The other issue they have is one of corporate governance. On an RNS dated the 15 November 2019 they say:

At the Company’s Annual General Meeting held on 21 May 2019, 21.30 per cent. of total votes cast were voted against the re-election to the Board of the Non-Executive Chairman, Mr. Brian Mattingley (“Resolution 4”).

Not a great vote of confidence!

In accordance with the UK Corporate Governance Code, the Company has held discussions with major shareholders who voted against Resolution 4 in order to understand their concerns. The Company understands that the primary reason for the vote against Resolution 4 was the length of Mr. Mattingley’s tenure as a Director of 888. Mr. Mattingley joined the Board of 888 in August 2005 and since then has served as 888’s Chief Executive Officer, Non-Executive Director, Executive Chairman and Non-Executive Chairman.

Sounds like 888 is the perfect place for jobs for the old boys!

The Board’s decision to retain Mr. Mattingley as its Non-Executive Chairman reflects the significant value he brings to the Board, including in particular his wealth of gambling industry and public company experience, deep knowledge of the business and industry contacts. The Board believes Mr. Mattingley’s continued tenure as Non-Executive Chairman benefits all shareholders.

And they’re still not getting rid of him.

Amigo holdings

Amigo holdings is a payday lender and the company’s market capitalisation has fallen from £1.3bn at its IPO to £325m.

They are loan sharks (scumbags) plain and simple but a lot of scumbags make a lot of money for shareholders so we want to be careful about shorting them. And not to mention that, unfortunately a lot of people in Britain today need to use them to cover Christmas presents for their kids, and what parent wants to see their kids disappointed on that special day.

Fancy borrowing a bit? (From Amigo’s website)

Representative 49.9 APR (variable). Representative Example: Borrowing £4,000 over 36 months, repaying £195.16 per month, total repayable £7,025.76. Interest rate 49.9% (variable). Subject to status.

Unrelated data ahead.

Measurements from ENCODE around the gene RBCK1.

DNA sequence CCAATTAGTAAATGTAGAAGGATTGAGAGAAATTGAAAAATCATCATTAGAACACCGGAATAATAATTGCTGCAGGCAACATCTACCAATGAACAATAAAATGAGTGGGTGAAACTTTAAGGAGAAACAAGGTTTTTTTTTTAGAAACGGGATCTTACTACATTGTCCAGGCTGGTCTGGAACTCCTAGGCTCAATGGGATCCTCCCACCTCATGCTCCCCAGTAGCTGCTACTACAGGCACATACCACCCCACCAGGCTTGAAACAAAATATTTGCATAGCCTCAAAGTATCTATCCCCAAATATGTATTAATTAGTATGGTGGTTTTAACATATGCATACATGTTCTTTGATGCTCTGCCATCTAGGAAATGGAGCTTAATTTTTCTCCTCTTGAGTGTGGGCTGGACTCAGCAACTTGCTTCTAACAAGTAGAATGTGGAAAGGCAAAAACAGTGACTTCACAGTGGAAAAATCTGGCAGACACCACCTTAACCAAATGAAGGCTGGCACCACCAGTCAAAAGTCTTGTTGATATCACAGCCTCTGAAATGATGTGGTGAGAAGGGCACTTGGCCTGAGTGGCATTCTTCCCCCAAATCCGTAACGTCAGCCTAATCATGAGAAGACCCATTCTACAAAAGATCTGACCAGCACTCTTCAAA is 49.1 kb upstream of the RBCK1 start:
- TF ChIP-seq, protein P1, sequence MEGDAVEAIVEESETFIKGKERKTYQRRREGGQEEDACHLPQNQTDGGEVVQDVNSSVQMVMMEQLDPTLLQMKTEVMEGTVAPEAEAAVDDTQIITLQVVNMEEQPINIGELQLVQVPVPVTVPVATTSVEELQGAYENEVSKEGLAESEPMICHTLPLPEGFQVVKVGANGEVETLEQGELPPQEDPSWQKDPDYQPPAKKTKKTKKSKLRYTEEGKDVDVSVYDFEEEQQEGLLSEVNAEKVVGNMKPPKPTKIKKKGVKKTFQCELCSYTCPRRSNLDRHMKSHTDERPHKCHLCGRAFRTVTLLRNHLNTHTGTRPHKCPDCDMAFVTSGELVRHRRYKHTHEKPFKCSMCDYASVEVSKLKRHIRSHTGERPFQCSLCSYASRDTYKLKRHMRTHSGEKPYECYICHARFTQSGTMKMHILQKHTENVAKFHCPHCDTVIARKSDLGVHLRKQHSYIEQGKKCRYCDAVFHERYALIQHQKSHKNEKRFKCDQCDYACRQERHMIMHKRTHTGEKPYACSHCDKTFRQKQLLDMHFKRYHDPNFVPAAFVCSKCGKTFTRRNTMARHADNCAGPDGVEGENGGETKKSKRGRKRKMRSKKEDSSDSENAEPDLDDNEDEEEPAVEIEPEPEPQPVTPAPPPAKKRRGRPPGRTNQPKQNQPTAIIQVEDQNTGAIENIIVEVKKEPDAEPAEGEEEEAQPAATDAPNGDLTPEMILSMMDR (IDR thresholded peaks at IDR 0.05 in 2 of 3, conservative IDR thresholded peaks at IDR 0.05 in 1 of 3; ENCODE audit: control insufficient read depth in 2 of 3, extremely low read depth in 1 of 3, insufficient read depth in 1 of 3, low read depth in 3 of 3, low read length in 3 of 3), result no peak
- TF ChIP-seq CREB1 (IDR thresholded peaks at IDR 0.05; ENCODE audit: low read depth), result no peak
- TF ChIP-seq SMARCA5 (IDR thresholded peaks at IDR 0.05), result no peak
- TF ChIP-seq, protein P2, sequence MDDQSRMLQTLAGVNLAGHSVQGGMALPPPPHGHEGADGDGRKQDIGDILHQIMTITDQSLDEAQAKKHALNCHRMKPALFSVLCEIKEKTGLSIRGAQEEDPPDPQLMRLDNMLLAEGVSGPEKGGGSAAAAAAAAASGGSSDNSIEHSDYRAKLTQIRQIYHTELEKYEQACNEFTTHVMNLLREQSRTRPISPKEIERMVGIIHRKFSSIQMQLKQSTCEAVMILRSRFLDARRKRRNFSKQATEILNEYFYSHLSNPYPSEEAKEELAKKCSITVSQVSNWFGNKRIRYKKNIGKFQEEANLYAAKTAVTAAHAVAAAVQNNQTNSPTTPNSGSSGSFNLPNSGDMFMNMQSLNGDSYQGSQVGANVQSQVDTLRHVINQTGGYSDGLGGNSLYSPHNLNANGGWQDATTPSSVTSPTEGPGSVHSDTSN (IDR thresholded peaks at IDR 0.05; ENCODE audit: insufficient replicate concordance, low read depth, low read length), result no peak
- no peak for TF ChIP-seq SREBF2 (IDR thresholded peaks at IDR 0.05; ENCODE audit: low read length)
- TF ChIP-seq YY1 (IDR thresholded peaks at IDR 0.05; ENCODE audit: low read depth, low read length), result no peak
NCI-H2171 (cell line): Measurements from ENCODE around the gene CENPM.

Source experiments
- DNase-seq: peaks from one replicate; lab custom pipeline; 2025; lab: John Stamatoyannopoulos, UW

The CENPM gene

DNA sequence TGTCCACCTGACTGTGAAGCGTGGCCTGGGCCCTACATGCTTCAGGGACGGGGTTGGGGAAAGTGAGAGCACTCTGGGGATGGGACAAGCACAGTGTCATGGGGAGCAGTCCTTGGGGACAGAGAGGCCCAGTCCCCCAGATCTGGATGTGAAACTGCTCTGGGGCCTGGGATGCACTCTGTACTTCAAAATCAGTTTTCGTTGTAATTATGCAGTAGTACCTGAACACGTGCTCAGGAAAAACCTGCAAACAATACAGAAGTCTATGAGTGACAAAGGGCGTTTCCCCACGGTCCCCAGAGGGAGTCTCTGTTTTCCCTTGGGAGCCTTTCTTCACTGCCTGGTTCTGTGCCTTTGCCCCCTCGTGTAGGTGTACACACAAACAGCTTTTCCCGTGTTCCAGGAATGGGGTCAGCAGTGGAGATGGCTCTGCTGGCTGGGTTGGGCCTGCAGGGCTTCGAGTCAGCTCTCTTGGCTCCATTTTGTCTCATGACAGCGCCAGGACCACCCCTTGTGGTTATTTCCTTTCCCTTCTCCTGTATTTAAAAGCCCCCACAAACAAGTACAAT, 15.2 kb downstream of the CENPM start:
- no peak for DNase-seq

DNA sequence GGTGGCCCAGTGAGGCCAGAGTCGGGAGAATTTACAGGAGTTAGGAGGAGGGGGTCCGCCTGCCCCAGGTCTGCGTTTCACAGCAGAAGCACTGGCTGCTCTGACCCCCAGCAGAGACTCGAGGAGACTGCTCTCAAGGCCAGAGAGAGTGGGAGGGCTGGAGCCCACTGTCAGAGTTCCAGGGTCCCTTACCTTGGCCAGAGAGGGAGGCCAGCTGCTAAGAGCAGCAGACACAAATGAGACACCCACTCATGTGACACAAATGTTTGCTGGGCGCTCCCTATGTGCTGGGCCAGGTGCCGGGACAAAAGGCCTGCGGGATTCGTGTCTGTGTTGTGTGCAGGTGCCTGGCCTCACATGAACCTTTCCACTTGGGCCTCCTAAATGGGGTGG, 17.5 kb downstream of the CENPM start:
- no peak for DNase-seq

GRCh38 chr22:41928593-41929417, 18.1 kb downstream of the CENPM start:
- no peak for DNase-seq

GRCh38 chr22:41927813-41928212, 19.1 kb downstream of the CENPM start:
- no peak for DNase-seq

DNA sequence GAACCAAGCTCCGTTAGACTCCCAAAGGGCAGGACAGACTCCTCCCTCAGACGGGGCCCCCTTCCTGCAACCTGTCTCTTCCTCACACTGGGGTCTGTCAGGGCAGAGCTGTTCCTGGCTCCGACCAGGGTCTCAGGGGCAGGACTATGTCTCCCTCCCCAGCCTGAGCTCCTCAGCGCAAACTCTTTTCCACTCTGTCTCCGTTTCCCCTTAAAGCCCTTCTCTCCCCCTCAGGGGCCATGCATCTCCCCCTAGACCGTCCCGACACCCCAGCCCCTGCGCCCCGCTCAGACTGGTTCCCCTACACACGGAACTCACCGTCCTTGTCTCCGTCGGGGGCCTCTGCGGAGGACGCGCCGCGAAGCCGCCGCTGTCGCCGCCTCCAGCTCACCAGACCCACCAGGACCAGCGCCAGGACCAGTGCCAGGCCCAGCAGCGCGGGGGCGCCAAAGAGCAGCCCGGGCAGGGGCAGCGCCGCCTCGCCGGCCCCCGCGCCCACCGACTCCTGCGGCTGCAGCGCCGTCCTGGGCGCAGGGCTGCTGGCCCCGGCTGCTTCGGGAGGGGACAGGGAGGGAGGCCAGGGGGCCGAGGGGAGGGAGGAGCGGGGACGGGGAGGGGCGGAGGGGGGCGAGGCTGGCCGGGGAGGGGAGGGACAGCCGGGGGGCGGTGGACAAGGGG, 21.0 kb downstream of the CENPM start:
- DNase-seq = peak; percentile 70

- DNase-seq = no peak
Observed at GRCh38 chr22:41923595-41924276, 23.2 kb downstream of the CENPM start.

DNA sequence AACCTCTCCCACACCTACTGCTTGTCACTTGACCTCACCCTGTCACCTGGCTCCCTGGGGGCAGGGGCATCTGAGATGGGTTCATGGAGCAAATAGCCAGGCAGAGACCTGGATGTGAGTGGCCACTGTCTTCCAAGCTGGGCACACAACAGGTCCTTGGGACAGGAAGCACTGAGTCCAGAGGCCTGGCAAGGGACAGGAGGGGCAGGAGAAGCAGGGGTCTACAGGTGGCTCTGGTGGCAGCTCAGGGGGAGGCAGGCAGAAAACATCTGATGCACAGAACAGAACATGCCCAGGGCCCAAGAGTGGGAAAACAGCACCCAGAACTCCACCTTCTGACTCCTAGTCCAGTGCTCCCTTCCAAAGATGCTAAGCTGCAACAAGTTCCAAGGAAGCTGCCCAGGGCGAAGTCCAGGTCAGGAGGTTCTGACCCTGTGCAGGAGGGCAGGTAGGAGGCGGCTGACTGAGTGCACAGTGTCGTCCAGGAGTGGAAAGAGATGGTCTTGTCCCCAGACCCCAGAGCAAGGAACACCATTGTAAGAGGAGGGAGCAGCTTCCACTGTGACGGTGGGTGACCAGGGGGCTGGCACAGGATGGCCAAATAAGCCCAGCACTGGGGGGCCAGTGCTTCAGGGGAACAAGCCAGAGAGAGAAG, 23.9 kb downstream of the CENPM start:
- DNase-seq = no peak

There is also some boardroom trouble with the former founder who is a petty criminal returning. But something that makes me more confident on this short is that there are moves by the Financial Onburdsman Service to fine companies such as Amigo. Waiting for a government department to do something can’t be relied upon but things have been done so the momentum might be there.

Card Factory

I think Card Factory is cheap and its last trading statement on the 14 November

Year-to-31 October 2019 (“YTD”) Group revenue growth of +5.0% (2019: +3.4%) – Overall YTD Card Factory like-for-like (“LFL”) sales of +0.9% (2019: 0.0%) – Continued store roll out driving additional revenue growth with twelve net new stores opened in the quarter; 38 net new UK and Republic of Ireland stores opened YTD – On track to deliver approximately 50 net new UK and Republic of Ireland openings in the full year – Card Factory website delivered YTD revenue growth of +21.9%, against a strong prior year performance (2019: +70.9%) – The Board anticipates profits for the full year to be broadly in line with its previous expectations

Sounds reasonable but footfall declined 0.4%

Card Factory stores saw an increase in average spend, following the targeted improvements to our range of card and non-card products, but LFL sales were impacted by weaker footfall in the quarter and declined -0.4%. YTD Card Factory LFL store sales remain stable at +0.7%.

Another risk is paying the damn staff more!

The business continues to face external cost pressures such as National Living Wage

I imagine most of the shop assistants are on £8.20 an hour (if it hasn’t already increased). But this could make the staff more motivated so every cloud…

The card market is also a competitive market with low margins. Aldi have even started selling cards! Card factory does stock the funny rude ones that Aldi don’t though (weak bullish argument there).

Lagardere

I must admit as a French company this is a bit of a punt for me! The thesis is taken from this FT article regarding an activist shareholder trying to unlock value in a former French industrial giant. The son (Arnaud Lagardère) of the great man (Jean-Luc Lagardère) is in charge of Lagardere and has been using it as his personal credit card for many years. He apparently prefers to spend time with his 24 year old Belgian supermodel wife than go to board meetings. Well on that me and Arnaud wholeheartedly agree but apparently investors are not on our wavelength.

I think the fund doing this activism, Amber Capital has a decent case against him and there is signs the banks may be on side as he owes a few hundred million euros to them.

Whether or not significant value could be unlocked is another matter but with a dividend yield of around 6% it may be worth sticking around to find out.

The one big reservation I have is that the French system (and Europe in general) is not particularly amenable to activist hedge funds.

But this guy (Arnaud) is a bit beyond the pail! And as much as I hate to bring macro themes into this but with Paris hoping to become Europe’s new financial centre. If London falls into the Thames or more likely that we give ourselves a good hard Brexiting. Showing that these sort of corporate mis-demeanor’s can’t be tolerated could well attract people to Paris (along with the food!).

Written on December 10, 2019